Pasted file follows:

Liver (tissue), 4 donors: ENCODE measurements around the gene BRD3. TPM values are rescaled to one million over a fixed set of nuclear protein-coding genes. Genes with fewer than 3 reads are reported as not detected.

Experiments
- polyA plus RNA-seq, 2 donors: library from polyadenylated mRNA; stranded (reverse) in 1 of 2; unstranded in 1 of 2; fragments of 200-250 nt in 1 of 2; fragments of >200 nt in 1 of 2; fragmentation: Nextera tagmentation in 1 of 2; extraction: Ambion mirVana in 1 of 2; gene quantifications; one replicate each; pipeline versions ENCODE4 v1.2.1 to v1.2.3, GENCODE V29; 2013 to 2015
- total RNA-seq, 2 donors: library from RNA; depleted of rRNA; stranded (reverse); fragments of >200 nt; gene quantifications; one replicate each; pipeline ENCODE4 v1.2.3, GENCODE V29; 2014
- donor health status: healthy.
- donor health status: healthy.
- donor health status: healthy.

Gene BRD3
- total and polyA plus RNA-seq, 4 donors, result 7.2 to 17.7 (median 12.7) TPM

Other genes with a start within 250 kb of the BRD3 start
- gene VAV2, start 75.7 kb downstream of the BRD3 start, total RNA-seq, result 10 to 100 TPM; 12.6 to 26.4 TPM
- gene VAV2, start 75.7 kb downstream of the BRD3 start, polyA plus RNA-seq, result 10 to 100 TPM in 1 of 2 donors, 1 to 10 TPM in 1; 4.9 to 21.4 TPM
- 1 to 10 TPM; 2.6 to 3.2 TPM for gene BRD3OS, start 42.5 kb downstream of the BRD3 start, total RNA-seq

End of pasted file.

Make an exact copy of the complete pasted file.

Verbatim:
Liver (tissue), 4 donors: ENCODE measurements around the gene BRD3. TPM values are rescaled to one million over a fixed set of nuclear protein-coding genes. Genes with fewer than 3 reads are reported as not detected.

Experiments
- polyA plus RNA-seq, 2 donors: library from polyadenylated mRNA; stranded (reverse) in 1 of 2; unstranded in 1 of 2; fragments of 200-250 nt in 1 of 2; fragments of >200 nt in 1 of 2; fragmentation: Nextera tagmentation in 1 of 2; extraction: Ambion mirVana in 1 of 2; gene quantifications; one replicate each; pipeline versions ENCODE4 v1.2.1 to v1.2.3, GENCODE V29; 2013 to 2015
- total RNA-seq, 2 donors: library from RNA; depleted of rRNA; stranded (reverse); fragments of >200 nt; gene quantifications; one replicate each; pipeline ENCODE4 v1.2.3, GENCODE V29; 2014
- donor health status: healthy.
- donor health status: healthy.
- donor health status: healthy.

Gene BRD3
- total and polyA plus RNA-seq, 4 donors, result 7.2 to 17.7 (median 12.7) TPM

Other genes with a start within 250 kb of the BRD3 start
- gene VAV2, start 75.7 kb downstream of the BRD3 start, total RNA-seq, result 10 to 100 TPM; 12.6 to 26.4 TPM
- gene VAV2, start 75.7 kb downstream of the BRD3 start, polyA plus RNA-seq, result 10 to 100 TPM in 1 of 2 donors, 1 to 10 TPM in 1; 4.9 to 21.4 TPM
- 1 to 10 TPM; 2.6 to 3.2 TPM for gene BRD3OS, start 42.5 kb downstream of the BRD3 start, total RNA-seq